This course explores the social-political, cultural spiritual, and theological significance of popular music in American society. We will highlight the perspectives, insights, and work of creative artists who are committed to art and social engagement. This course operates upon the premise that making music is not merely a pastime but a priesthood. We will explore selected artists' music through lyrical analysis, musical forms, and performance practices in order to examine what artists say they are doing with their art. We will also examine selected critical writings and articles that discuss the function of creative construction using varying aesthetic theories. This course expands exposure to artists and their music as it relates to the notion of artistic expression tied to spiritual yearning or definition. Major music and social themes to be explored include: community, identity, social activism, sexuality, theodicy (the question of a good God in the face of evil), spirituality, love, social justice, the blues, gospel, Utopianism, and religious exploration. Additionally, the class will view selected video and film documentaries.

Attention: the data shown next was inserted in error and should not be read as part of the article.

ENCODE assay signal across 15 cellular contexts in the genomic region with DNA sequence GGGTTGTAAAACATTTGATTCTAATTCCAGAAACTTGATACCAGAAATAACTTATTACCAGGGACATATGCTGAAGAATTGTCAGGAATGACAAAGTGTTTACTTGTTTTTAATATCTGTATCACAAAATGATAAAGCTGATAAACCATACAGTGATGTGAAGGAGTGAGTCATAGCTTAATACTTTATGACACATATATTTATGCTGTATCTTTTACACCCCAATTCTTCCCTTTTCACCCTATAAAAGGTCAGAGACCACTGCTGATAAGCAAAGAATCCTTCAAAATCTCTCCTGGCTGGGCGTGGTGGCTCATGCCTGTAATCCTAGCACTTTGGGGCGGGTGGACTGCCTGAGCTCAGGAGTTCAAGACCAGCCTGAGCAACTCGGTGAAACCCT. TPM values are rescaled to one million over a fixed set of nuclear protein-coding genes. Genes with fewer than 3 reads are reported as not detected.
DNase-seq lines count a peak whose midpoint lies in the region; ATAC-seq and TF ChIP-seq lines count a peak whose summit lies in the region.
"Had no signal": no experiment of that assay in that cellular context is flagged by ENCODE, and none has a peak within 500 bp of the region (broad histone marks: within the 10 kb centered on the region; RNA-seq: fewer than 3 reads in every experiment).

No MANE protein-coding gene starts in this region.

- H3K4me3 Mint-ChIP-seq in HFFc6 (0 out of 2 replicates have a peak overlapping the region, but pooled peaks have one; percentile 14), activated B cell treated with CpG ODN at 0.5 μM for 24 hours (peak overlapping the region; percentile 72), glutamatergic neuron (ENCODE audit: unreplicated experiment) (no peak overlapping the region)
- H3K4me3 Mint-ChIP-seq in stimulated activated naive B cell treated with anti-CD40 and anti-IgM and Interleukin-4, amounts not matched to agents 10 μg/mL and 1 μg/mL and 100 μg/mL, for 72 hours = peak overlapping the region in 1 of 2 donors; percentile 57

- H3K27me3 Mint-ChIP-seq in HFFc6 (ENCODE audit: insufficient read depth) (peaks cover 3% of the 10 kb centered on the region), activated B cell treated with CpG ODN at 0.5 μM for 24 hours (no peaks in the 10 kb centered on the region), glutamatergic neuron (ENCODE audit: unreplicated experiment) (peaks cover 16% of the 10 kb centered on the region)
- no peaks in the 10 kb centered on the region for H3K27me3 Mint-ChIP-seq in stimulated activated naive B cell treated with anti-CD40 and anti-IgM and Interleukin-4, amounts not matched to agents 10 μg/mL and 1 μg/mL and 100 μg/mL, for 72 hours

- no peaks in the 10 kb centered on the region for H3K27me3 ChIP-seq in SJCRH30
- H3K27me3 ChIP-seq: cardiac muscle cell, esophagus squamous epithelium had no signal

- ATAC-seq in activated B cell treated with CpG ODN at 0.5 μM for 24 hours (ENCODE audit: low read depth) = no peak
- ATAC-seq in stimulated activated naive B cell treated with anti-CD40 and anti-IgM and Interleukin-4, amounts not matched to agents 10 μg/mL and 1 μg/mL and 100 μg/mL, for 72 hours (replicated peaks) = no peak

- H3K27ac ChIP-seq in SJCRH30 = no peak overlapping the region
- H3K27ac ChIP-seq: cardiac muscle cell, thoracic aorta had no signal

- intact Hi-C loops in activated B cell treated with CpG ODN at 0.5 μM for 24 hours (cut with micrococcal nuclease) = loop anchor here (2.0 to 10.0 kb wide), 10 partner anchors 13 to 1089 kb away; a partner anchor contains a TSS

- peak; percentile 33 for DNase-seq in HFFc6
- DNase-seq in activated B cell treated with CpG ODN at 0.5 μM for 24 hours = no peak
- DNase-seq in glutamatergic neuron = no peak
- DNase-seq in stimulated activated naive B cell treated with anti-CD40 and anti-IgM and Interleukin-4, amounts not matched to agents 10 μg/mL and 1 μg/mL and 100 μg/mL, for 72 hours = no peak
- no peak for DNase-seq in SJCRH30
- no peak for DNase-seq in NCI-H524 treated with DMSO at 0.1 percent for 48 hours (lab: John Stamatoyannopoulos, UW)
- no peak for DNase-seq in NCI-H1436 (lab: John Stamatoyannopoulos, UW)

This course explores the lives and works of great black musical artists. Through a view into the music and the lives of these artists and of certain meanings, themes, artists' intent, and experiences, we gain insight into some very specific historical, cultural, and social windows. We will view black musicians' work that cuts across the entire musical/artistic spectrum, giving us perspective into the development of the various musical genres, styles, and movements that make up American music, from blues to rock 'n' roll and song classics to American art/classical music. Studying the lives of these greats allows an insider's look into extraordinary career development and industry business practices. In an artistry shaped and forged by racial and social outcasting comes a very unique kind of narrative, sound, perspective, and insight, which is inextricably bound to hearing, understanding, and appreciating this unique American artistry.